Many species don't have anything to be thankful for this holiday season. Here's one that may have already been lost.

Species name: The Christmas Island shrew (Crocidura trichura)

Where found: This miniscule mammal only exists—if it still exists at all—on Australia's Christmas Island, a tiny dot in the Indian Ocean that is also home to a number of other unique species, most notably the Christmas Island red crab (Gecarcoidea natalis), which famously swarms over the local beaches every year.

IUCN Red List status: Critically endangered (possibly extinct). The shrews have not been seen since at least the 1980s.

Major threat: No one is sure exactly why the Christmas Island shrew disappeared. It could be tied to the arrival of the yellow crazy ant (Anoplolepis gracilipes), which also threatens the red crabs and has been linked to the recent extinction of the Christmas Island pipistrelle bat (Pipistrellus murrayi). Other factors that may have influenced the species' decline include habitat loss, other invasive species such as rats and cats, and road traffic. (Unfortunately the shrews were not recognized as a separate species until 2005, which may have delayed conservation efforts.)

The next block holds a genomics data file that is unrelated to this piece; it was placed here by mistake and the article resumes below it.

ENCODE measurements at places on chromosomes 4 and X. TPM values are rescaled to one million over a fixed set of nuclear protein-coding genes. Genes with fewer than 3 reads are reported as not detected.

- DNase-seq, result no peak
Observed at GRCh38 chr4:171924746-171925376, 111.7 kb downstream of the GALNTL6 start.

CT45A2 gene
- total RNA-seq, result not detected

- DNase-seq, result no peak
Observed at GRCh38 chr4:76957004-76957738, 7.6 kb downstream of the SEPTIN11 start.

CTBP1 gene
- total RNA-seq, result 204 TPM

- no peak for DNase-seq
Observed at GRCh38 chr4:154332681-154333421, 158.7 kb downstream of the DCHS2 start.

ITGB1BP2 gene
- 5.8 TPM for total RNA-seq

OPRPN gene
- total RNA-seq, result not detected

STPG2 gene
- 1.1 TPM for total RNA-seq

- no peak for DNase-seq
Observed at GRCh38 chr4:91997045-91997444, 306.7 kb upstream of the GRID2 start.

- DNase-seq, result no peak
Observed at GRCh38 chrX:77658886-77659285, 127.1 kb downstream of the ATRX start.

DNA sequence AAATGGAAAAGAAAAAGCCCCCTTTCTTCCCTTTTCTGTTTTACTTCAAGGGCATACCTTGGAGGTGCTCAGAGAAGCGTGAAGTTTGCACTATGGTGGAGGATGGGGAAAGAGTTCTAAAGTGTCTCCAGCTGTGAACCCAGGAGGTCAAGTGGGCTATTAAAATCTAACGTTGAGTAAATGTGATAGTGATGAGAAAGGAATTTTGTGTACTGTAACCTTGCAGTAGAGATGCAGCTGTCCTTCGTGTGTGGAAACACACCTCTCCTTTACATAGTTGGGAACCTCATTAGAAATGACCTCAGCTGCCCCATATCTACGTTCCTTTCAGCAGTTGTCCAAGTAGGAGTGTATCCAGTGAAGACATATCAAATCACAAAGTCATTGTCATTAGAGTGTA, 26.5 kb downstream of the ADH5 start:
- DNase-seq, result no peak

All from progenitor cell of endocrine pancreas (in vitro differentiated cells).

Notable conservation programs: None, unfortunately. There's an official species recovery plan in place, though, just in case the shrews ever show up again. Sadly, that seems like it would require a Christmas miracle.

Photo: A 2011 stamp depicting the Christmas Island shrew, via the Universal Postal Union